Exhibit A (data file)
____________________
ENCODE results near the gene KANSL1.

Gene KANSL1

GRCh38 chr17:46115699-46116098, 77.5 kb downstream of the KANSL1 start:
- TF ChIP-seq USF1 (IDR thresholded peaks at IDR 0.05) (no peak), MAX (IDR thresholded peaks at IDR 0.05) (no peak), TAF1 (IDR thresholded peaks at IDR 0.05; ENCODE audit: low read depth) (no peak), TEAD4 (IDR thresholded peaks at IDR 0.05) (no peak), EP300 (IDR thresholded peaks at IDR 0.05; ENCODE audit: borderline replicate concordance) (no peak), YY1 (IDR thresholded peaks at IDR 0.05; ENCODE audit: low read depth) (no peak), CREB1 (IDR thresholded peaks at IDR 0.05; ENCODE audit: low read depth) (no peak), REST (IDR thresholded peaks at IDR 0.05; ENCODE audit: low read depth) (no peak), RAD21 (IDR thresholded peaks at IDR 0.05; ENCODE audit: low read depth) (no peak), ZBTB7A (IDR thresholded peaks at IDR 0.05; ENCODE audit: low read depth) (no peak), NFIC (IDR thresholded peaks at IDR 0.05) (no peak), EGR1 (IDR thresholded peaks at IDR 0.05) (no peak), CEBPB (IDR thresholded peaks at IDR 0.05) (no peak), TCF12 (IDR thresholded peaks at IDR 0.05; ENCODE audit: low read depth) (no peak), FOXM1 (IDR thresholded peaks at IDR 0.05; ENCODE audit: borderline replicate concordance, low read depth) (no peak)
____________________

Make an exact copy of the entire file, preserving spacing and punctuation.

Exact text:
ENCODE results near the gene KANSL1.

Gene KANSL1

GRCh38 chr17:46115699-46116098, 77.5 kb downstream of the KANSL1 start:
- TF ChIP-seq USF1 (IDR thresholded peaks at IDR 0.05) (no peak), MAX (IDR thresholded peaks at IDR 0.05) (no peak), TAF1 (IDR thresholded peaks at IDR 0.05; ENCODE audit: low read depth) (no peak), TEAD4 (IDR thresholded peaks at IDR 0.05) (no peak), EP300 (IDR thresholded peaks at IDR 0.05; ENCODE audit: borderline replicate concordance) (no peak), YY1 (IDR thresholded peaks at IDR 0.05; ENCODE audit: low read depth) (no peak), CREB1 (IDR thresholded peaks at IDR 0.05; ENCODE audit: low read depth) (no peak), REST (IDR thresholded peaks at IDR 0.05; ENCODE audit: low read depth) (no peak), RAD21 (IDR thresholded peaks at IDR 0.05; ENCODE audit: low read depth) (no peak), ZBTB7A (IDR thresholded peaks at IDR 0.05; ENCODE audit: low read depth) (no peak), NFIC (IDR thresholded peaks at IDR 0.05) (no peak), EGR1 (IDR thresholded peaks at IDR 0.05) (no peak), CEBPB (IDR thresholded peaks at IDR 0.05) (no peak), TCF12 (IDR thresholded peaks at IDR 0.05; ENCODE audit: low read depth) (no peak), FOXM1 (IDR thresholded peaks at IDR 0.05; ENCODE audit: borderline replicate concordance, low read depth) (no peak)